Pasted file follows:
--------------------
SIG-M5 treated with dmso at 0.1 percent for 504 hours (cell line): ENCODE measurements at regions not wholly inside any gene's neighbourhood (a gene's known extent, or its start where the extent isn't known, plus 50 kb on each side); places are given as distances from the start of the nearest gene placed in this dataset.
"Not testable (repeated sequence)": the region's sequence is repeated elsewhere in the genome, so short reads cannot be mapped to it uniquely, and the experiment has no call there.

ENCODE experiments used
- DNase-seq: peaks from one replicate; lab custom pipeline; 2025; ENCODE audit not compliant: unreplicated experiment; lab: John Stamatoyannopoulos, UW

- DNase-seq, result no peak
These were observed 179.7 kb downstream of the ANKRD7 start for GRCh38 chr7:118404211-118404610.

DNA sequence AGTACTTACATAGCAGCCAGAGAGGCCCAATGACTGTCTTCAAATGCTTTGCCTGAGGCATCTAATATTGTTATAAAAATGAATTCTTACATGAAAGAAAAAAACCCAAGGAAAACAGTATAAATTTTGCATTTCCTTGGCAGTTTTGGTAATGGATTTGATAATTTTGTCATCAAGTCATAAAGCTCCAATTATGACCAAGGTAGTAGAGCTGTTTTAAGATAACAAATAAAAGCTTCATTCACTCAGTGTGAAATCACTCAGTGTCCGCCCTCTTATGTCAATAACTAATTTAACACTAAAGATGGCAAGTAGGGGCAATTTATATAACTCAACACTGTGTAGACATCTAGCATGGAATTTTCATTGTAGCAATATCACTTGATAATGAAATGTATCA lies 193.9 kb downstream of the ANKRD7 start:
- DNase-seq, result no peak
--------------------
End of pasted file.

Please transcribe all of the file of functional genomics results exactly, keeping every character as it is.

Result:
SIG-M5 treated with dmso at 0.1 percent for 504 hours (cell line): ENCODE measurements at regions not wholly inside any gene's neighbourhood (a gene's known extent, or its start where the extent isn't known, plus 50 kb on each side); places are given as distances from the start of the nearest gene placed in this dataset.
"Not testable (repeated sequence)": the region's sequence is repeated elsewhere in the genome, so short reads cannot be mapped to it uniquely, and the experiment has no call there.

ENCODE experiments used
- DNase-seq: peaks from one replicate; lab custom pipeline; 2025; ENCODE audit not compliant: unreplicated experiment; lab: John Stamatoyannopoulos, UW

- DNase-seq, result no peak
These were observed 179.7 kb downstream of the ANKRD7 start for GRCh38 chr7:118404211-118404610.

DNA sequence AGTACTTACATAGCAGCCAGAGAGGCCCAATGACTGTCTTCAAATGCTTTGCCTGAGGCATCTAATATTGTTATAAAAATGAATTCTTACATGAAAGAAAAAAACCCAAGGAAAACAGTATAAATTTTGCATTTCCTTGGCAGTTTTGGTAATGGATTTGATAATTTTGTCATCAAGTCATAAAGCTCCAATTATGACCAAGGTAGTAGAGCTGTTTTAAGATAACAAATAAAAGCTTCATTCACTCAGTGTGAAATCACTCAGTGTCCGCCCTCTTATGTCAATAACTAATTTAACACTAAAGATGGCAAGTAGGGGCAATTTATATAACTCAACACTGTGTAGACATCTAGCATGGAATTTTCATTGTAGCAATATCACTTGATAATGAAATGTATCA lies 193.9 kb downstream of the ANKRD7 start:
- DNase-seq, result no peak